Home » politics » Confronting remaining voting issues – Part V in a series

Confronting remaining voting issues – Part V in a series

The two remaining subjects in this series are electronic voting and what the Democratic National Committee (DNC*) is doing to reform the Presidential primary process.
Electronic voting has been an issue since the first voting machine was used in an election. I was not familiar with one the most significant leaders in the fight against the dangers of electronic voting, Lynn Landes. A trusted source introduced me to her work via several links. According to my source,
“There are a lot of voting reform efforts going on around the country and many dedicated dems are involved. Unfortunately, many of these efforts will actually make the situation worse by not fixing the root cause of the problem…..electronic voting in all its forms. I’m suggesting you become familiar with analysis of the 2002 Election in (11/8/02) from Forum on risks to the public in Computers and related systems. Here is the Landes article 4/13/04 ‘Republicans walk out of Federal hearing on voting machines, while some civil rights groups support ‘paperless elections’. Landes has also been a poster at Bev Harris’ website. Bev has also worked tirelessly on these issues for a long time now and like Lynn, deserves a medal. This 3 part article, by Sharona Merel, has enlightening info about other entities involved in election outcomes. This is a scary and eerily familiar ‘who’s who” list from the Landes site, of some of the friendly folks in the ‘election biz’. Get familiar with the players as many of them have their fingers in multiple pies for the right wingers.”
What the DNC is doing to improve their presidential primary process: A commission appointed by the DNC has been working on what changes need to be made. Their recent commission meeting was broadcast on C-Span twice Sat. Oct. 1.
Here are my notes on what I saw: “The Co-chairs did a very good job of including all voices. They all agreed that the country will be really ready for a change. One member reminded the commission that the Democratic Party is now in the minority by the numbers, but not by much.
Caring, respectful and congenial, even in their disagreements, their task was to come to consensus on two main issues:

Issue 1) How to change the Democratic presidential nominating process for 2008, given the constraints of timing and the law. There is more room for change in caucuses than primaries set by law, so the commission focused on what the overall goals and strategy. The group was able to agree to a few things: 4-6 states will comprise a pre-window group of contests, including Iowa and New Hampshire. As many other contests as possible and practical will be moved back on the calendar to spread them out. The problem of front-loading results in too long a general election period.
Issue 2) How to increase the actual diversity capacity of the party. Diversity might mean elements of, economic, racial, union needs, and geographical.
Lawmaker participants that made some very good contributions include Senators Carl Levin of Michigan, and Blanche Lincoln of Arkansas. This southern senator reminded the members that she was the only Democrat reelected from the South in 2004. She told the group that Democrats ignoring the faith based community would do so at their peril.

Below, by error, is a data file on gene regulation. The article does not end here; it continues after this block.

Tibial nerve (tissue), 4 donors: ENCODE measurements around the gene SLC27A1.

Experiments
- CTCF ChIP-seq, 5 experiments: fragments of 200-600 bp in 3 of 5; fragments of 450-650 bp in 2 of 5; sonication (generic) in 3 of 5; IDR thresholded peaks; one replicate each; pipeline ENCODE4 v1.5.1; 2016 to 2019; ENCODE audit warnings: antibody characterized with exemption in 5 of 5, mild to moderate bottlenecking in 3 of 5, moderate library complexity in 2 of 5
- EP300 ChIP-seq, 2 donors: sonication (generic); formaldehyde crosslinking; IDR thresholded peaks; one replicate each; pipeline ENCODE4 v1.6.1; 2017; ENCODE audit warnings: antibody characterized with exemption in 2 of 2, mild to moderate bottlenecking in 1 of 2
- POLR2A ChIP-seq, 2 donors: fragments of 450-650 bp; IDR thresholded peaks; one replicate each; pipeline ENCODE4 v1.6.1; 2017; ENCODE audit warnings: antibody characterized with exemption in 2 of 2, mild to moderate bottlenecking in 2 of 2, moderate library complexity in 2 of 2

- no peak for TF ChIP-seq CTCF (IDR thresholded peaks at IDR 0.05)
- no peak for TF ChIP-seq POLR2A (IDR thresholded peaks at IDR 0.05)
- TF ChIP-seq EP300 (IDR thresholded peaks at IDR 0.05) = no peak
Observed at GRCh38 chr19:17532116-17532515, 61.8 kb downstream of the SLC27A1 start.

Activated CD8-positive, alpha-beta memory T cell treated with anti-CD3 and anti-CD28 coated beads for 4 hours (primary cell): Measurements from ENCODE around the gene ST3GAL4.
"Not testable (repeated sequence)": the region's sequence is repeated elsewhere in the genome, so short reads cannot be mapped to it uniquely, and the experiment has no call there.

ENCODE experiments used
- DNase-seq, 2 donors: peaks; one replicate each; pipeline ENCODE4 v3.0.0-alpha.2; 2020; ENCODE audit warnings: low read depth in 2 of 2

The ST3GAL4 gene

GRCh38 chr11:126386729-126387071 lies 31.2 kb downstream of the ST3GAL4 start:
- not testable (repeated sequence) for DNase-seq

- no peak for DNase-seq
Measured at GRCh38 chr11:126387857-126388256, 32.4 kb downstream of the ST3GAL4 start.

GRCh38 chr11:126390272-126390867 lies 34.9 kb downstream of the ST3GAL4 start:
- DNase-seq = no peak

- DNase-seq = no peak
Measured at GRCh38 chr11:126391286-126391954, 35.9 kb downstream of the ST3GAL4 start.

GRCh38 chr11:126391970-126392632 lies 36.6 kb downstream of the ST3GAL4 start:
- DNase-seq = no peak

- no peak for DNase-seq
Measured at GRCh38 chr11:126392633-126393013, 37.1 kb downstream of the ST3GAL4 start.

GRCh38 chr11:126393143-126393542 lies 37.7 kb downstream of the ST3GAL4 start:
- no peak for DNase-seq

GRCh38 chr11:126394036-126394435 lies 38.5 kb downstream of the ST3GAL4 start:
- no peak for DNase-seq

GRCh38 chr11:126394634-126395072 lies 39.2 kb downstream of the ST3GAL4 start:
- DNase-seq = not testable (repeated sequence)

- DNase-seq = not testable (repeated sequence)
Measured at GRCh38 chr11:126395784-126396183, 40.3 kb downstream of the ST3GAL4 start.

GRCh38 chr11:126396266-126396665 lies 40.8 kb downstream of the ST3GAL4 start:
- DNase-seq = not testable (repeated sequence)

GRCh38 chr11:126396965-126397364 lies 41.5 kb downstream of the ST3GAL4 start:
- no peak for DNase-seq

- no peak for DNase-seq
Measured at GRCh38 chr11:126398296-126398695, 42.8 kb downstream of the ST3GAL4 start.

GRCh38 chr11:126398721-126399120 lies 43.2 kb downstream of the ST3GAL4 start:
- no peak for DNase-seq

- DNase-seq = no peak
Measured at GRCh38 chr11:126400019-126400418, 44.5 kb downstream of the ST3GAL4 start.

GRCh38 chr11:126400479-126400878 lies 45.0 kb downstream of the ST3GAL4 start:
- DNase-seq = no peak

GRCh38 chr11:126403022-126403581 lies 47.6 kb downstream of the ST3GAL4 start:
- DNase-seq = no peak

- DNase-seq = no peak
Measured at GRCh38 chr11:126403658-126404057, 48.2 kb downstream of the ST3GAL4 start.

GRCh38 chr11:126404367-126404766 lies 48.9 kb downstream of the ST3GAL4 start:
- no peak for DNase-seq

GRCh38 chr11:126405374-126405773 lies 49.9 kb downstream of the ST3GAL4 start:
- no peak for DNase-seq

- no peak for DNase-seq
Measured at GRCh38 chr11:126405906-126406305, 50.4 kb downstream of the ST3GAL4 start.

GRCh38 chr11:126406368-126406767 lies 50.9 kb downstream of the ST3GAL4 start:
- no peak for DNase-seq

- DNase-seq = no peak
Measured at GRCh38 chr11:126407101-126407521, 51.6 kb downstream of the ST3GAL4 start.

This group included some fairly high-up heavyweights in the party. “Old lions” Harold Ikes and Donna Brazille had the respect ear of the group.
The final portion of the meeting focused on miscellaneous issues that individual members wanted included in the report language.The dissenter from the Carter-Baker Commission, Spencer Overton, attended and contributed, briefing members on some of the recommendations of the Commission of which he was a member. A member from North Carolina talked about that state’s new law requiring paper documentation/receipt capacity in any voting machines purchased for their elections. Delegates were reminded that the voting rights act is up for renewal in 2007, before the election. The party will be encouraged to meet regularly with Republicans to coordinate and resolve counter-productive conflicts.
The commission will convene again December 11, 2005, one week after the rescheduled Democratic National Committee’s next meeting. That meeting had to be postponed because of Hurricane Katrina. The December commission meeting will be to adopt the commission report and recommendations. It will then be passed along to the Democratic National Chairman, the DNC, and ultimately their rules committee for finalizing and implementation.”
Additional helpful resources on voting include: Fairvote – an advocacy website, Voting in Texas, and the FirstGov site-a great place for finding overall voting information.
*Title linked to yahoo! search list about the meeting, a copyrighted AP article-Dems Agree to Recommend Early Primaries-by Will Lester

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4 thoughts on “Confronting remaining voting issues – Part V in a series

  1. Great article and series. Big issue facing our country. The MSM is not covering it and probably won’t until it’s forced into the light. Thanks for your blog. It’s one of the best resources I have to keep up with what’s going on….EldestSun

  2. Great article and series. Big issue facing our country. The MSM is not covering it and probably won’t until it’s forced into the light. Thanks for your blog. It’s one of the best resources I have to keep up with what’s going on….EldestSun

  3. Eldest . . . Thanks so much for the compliment. You must have great patience to plow through the whole series. I appreciate it.

  4. Eldest . . . Thanks so much for the compliment. You must have great patience to plow through the whole series. I appreciate it.

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